Event Summary: ‘Threats to Religious Liberty: Theocratic and Secular’


by Martin Wickens

On the 29th of March, the Henry Jackson Society hosted Professor Robert George, Chairman of the U.S. Commission on International Religious Freedom, who talked about his work to promote religious freedoms, and the threats that religious liberty currently faces.

Professor George summarised his approach to tackling threats to religious liberty with a quote by Sun Tzu: “Know thy self, know thy enemy”. He argues that understanding the threats to religious liberty makes it easier to defend, but that defining religious liberty requires careful thought. It is not merely the “right to worship”, which is an important tenant, but it extends much further. It is the right of people to enter the ‘public square’, to think as they wish, and to believe or not to believe.

He went on to emphasise that religious liberty is all-encompassing, and that it is not the province of any one religion. The right to religious freedom is held equally by all, and therefore the Commission on International Religious Freedom advocates on behalf of every religious belief, including non-believers. He also emphasised the internationalism of the organisation, and that it is not simply an imposition of Western values. He pointed to Article 18 of the Universal Declaration of Human Rights, adopted throughout the world, as evidence that it is an international issue.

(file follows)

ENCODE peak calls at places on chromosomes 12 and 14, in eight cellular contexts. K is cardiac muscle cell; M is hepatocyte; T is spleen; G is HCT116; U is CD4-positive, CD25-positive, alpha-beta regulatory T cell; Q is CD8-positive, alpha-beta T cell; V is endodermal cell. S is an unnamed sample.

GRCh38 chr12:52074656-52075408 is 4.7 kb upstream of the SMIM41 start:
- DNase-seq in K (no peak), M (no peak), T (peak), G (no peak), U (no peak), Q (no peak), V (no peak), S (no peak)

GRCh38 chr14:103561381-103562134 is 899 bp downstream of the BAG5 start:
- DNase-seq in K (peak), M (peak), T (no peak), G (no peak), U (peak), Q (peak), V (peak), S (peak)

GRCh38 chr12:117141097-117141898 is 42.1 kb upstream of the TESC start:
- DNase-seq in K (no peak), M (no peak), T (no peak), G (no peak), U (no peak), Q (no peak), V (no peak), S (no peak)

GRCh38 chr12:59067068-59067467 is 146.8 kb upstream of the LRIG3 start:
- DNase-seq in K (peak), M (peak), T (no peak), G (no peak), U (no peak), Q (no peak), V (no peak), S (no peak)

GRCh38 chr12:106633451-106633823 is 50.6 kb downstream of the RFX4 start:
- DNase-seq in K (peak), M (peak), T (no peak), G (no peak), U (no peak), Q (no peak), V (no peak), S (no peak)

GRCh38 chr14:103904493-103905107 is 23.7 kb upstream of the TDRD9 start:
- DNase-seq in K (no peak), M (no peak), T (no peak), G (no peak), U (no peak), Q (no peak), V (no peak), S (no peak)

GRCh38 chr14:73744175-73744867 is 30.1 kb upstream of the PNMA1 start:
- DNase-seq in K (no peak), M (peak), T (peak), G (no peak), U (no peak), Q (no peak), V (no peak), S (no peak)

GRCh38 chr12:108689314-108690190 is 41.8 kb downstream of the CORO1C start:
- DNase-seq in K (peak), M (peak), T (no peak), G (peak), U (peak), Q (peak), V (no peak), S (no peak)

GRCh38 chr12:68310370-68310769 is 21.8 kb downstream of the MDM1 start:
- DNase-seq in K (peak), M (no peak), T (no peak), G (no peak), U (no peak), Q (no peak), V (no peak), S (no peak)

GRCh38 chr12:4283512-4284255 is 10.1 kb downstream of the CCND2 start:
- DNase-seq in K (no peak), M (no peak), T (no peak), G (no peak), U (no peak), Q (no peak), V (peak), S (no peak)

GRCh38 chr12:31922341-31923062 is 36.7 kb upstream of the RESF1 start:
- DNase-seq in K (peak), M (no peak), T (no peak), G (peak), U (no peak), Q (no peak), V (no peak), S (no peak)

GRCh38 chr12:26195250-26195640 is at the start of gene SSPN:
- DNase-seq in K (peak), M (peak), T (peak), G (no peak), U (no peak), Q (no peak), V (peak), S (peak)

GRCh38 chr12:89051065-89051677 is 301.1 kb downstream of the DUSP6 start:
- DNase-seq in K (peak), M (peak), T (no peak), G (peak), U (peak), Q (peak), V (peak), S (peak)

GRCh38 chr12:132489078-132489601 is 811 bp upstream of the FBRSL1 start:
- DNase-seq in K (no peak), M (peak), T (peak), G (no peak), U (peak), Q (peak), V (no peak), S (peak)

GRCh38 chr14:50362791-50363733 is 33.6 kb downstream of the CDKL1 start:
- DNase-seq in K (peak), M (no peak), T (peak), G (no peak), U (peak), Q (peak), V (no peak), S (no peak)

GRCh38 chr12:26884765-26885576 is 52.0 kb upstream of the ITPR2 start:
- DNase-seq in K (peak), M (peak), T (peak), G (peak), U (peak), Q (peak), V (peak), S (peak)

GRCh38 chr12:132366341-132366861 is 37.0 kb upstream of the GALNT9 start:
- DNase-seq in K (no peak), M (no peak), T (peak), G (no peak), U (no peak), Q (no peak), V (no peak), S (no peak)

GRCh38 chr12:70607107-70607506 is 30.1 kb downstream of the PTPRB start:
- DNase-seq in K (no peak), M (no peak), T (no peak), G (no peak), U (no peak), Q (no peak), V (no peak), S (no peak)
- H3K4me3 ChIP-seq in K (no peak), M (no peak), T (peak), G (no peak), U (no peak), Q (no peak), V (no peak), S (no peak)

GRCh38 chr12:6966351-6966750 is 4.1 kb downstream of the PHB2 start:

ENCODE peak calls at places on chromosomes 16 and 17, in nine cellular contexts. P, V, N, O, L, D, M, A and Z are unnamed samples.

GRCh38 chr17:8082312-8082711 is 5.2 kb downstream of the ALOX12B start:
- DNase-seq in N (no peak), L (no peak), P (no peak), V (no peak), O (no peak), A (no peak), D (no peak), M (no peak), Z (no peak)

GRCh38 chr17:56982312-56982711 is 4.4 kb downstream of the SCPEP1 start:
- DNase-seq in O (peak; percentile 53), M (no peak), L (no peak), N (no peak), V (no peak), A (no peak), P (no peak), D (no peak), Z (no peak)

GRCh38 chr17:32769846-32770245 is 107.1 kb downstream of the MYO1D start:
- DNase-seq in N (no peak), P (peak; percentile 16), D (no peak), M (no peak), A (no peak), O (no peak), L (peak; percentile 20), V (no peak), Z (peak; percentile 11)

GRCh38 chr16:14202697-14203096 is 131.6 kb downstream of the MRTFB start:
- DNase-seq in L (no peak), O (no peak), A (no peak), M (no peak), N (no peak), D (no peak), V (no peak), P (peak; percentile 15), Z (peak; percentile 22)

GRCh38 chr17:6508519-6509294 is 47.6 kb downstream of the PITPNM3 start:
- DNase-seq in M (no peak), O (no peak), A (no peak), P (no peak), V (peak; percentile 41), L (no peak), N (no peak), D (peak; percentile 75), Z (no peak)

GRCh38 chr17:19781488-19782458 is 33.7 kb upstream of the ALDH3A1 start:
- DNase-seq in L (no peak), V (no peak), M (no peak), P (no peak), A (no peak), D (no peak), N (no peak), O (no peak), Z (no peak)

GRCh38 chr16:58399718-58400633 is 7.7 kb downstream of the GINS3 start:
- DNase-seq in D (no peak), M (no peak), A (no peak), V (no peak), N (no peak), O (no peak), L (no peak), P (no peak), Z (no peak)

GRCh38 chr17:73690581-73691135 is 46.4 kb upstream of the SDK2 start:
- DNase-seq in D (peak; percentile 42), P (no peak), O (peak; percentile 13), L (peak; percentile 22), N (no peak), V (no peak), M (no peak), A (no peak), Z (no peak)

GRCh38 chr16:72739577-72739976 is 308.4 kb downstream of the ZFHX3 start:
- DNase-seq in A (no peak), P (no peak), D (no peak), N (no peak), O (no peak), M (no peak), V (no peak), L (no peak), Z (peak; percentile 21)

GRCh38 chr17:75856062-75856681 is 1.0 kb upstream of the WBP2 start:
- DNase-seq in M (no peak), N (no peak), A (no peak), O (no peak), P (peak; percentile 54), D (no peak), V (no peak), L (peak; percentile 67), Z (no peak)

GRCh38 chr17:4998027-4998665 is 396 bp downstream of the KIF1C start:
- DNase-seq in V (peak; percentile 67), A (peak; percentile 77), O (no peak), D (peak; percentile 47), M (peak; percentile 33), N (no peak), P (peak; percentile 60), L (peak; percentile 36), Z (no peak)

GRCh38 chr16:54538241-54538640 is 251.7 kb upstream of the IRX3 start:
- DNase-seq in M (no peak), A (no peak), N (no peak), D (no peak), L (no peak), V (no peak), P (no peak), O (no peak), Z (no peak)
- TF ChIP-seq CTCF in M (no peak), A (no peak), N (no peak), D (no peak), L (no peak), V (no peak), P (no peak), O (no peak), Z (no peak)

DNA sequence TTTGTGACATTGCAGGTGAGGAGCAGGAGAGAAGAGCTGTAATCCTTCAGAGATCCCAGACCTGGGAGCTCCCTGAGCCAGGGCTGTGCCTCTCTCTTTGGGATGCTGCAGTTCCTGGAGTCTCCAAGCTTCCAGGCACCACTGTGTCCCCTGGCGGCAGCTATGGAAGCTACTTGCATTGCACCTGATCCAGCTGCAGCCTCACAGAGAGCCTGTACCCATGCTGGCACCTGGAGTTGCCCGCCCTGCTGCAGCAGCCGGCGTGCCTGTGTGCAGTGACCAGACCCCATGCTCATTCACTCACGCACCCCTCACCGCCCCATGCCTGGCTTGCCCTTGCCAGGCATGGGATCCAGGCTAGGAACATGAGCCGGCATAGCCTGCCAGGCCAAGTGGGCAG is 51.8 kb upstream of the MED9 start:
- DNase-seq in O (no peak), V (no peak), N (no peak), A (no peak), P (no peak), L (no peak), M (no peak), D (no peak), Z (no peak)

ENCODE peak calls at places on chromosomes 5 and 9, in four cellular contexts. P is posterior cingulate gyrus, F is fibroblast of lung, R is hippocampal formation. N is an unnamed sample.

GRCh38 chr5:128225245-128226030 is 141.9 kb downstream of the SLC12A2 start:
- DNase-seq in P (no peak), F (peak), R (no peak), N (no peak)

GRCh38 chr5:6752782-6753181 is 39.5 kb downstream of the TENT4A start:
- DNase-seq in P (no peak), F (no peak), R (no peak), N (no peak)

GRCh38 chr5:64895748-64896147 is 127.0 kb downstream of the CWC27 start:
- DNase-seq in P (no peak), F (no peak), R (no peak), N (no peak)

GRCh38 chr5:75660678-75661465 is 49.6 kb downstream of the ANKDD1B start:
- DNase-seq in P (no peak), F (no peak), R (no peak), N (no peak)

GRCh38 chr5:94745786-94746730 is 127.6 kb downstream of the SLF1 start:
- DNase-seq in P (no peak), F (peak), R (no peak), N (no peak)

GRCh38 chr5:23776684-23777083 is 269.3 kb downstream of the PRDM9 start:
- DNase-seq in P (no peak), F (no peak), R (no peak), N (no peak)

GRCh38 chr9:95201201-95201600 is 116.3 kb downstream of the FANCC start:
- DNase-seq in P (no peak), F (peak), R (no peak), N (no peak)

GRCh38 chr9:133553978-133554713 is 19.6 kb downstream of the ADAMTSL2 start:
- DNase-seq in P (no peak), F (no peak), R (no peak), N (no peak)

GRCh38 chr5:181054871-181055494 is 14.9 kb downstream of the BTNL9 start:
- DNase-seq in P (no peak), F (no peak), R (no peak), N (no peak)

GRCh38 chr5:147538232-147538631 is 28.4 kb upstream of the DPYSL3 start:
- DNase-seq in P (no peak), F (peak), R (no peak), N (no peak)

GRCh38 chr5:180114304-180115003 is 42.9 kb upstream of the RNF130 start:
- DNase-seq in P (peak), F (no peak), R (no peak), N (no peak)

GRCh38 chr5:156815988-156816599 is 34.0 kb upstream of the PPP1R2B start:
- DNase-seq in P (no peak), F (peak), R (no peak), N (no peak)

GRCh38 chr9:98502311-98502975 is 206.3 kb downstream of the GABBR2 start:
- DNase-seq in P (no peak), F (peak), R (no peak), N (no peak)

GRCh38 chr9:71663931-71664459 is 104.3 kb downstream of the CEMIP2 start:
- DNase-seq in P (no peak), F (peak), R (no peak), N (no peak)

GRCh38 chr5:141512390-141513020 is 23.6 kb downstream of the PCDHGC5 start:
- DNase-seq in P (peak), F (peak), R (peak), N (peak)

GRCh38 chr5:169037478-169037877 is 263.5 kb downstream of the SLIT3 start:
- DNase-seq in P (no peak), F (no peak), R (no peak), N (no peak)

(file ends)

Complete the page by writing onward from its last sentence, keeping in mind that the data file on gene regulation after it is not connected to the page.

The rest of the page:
Professor George stressed that religious freedom could only be achieved with the collaboration of governments and faiths. He stated that he doesn’t believe in the inevitability of history, and that the challenge is global and must require inter-governmental and inter-faith collaboration. Finally, he expressed his hope that more voices will lend themselves to this cause.

In response to a question from the audience, he argued that it would be possible to have an Atheist President of the United States. Many Americans see their freedom as being handed down from God, and could not imagine an Atheist upholding these rights. However, due to demographic change, there is an opportunity for an Atheist President to appeal to non-believing voters. On the debate regarding Jewish university students, he argued that Israel was being held to an unrealistically high standard.

Addressing the ethics of applying force to promote religious freedom, he said that typically religious leaders say “there is another way”. However, Pope Francis has implied that force may be required to defeat ISIS, and Professor George agreed. Finally, he addressed the right of parents to direct the religious upbringing of their children, which he considers to be an important part of religious liberty. He said that Europe should be influenced by the approach the United States has taken in ensuring that parents can raise their children as they wish.


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